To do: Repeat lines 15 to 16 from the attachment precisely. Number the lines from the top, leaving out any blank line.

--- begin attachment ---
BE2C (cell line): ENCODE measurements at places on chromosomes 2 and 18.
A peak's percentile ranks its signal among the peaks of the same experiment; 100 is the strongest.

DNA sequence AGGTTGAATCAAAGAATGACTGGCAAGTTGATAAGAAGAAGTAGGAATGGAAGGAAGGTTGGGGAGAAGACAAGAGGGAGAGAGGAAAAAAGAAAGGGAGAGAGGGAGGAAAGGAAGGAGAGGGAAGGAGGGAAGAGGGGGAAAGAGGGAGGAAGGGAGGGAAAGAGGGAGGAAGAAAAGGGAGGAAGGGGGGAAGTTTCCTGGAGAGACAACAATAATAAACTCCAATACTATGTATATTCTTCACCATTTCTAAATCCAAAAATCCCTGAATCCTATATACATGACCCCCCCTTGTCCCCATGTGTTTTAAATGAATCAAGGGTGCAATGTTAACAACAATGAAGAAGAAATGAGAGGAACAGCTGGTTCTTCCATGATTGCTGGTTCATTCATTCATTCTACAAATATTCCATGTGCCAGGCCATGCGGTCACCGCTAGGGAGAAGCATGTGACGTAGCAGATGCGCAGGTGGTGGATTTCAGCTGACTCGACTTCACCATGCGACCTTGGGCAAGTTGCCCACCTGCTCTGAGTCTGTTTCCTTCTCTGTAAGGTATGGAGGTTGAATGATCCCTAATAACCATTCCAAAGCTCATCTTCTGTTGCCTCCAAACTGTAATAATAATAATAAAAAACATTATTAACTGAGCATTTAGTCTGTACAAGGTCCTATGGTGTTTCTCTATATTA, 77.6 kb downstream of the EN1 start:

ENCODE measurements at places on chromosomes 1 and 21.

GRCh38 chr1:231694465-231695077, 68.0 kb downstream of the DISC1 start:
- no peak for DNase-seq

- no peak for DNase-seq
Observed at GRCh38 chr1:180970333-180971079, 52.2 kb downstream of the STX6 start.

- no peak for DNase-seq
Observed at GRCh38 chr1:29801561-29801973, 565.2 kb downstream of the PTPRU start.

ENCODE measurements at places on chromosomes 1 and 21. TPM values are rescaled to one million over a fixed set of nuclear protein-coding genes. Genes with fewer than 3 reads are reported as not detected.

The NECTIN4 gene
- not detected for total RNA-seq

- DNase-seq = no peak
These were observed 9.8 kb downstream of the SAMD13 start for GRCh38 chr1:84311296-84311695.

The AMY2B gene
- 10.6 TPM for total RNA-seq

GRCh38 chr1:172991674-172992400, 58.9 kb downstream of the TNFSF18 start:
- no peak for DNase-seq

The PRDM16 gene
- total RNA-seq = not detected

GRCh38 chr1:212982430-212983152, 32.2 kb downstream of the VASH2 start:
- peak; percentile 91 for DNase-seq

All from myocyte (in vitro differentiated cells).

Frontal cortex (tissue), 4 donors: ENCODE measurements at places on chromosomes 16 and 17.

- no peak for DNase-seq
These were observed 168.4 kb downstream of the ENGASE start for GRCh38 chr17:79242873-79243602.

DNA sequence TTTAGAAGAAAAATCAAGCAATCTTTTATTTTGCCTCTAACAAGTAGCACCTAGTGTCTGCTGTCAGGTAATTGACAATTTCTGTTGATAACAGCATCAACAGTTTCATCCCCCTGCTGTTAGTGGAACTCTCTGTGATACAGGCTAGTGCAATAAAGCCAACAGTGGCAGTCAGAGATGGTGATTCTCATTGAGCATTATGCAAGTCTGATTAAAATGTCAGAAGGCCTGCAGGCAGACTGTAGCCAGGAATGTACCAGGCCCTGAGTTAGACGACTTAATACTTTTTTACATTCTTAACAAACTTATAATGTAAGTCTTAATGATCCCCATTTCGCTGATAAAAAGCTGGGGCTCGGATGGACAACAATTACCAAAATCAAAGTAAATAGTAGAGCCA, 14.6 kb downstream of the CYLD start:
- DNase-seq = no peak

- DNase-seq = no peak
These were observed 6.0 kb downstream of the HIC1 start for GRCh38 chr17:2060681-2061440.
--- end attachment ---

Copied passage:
These were observed 9.8 kb downstream of the SAMD13 start for GRCh38 chr1:84311296-84311695.

The AMY2B gene